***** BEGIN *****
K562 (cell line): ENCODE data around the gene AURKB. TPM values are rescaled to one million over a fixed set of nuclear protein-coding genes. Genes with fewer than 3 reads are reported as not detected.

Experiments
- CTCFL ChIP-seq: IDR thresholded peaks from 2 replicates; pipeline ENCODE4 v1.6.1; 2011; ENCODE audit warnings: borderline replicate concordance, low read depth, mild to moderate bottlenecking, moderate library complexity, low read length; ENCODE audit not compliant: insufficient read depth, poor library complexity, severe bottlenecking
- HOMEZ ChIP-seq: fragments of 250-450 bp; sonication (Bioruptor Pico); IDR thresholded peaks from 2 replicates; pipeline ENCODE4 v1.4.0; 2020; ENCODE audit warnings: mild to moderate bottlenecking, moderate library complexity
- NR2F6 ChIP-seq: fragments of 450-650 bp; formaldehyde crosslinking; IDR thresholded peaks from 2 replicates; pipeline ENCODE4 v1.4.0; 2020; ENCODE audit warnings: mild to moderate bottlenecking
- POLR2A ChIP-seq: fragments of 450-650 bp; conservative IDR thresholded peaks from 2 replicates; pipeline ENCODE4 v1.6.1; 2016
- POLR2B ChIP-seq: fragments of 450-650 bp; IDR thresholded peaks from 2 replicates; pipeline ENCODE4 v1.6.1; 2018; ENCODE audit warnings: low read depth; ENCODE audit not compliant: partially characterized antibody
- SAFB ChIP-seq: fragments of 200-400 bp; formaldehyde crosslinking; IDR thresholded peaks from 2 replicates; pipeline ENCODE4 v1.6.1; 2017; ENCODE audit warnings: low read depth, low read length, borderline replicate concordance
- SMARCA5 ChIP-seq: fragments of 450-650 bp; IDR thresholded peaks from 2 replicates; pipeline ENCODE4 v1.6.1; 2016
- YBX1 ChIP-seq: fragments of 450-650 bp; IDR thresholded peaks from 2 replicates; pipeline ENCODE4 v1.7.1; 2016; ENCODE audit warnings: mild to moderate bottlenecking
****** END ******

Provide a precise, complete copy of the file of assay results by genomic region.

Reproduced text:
K562 (cell line): ENCODE data around the gene AURKB. TPM values are rescaled to one million over a fixed set of nuclear protein-coding genes. Genes with fewer than 3 reads are reported as not detected.

Experiments
- CTCFL ChIP-seq: IDR thresholded peaks from 2 replicates; pipeline ENCODE4 v1.6.1; 2011; ENCODE audit warnings: borderline replicate concordance, low read depth, mild to moderate bottlenecking, moderate library complexity, low read length; ENCODE audit not compliant: insufficient read depth, poor library complexity, severe bottlenecking
- HOMEZ ChIP-seq: fragments of 250-450 bp; sonication (Bioruptor Pico); IDR thresholded peaks from 2 replicates; pipeline ENCODE4 v1.4.0; 2020; ENCODE audit warnings: mild to moderate bottlenecking, moderate library complexity
- NR2F6 ChIP-seq: fragments of 450-650 bp; formaldehyde crosslinking; IDR thresholded peaks from 2 replicates; pipeline ENCODE4 v1.4.0; 2020; ENCODE audit warnings: mild to moderate bottlenecking
- POLR2A ChIP-seq: fragments of 450-650 bp; conservative IDR thresholded peaks from 2 replicates; pipeline ENCODE4 v1.6.1; 2016
- POLR2B ChIP-seq: fragments of 450-650 bp; IDR thresholded peaks from 2 replicates; pipeline ENCODE4 v1.6.1; 2018; ENCODE audit warnings: low read depth; ENCODE audit not compliant: partially characterized antibody
- SAFB ChIP-seq: fragments of 200-400 bp; formaldehyde crosslinking; IDR thresholded peaks from 2 replicates; pipeline ENCODE4 v1.6.1; 2017; ENCODE audit warnings: low read depth, low read length, borderline replicate concordance
- SMARCA5 ChIP-seq: fragments of 450-650 bp; IDR thresholded peaks from 2 replicates; pipeline ENCODE4 v1.6.1; 2016
- YBX1 ChIP-seq: fragments of 450-650 bp; IDR thresholded peaks from 2 replicates; pipeline ENCODE4 v1.7.1; 2016; ENCODE audit warnings: mild to moderate bottlenecking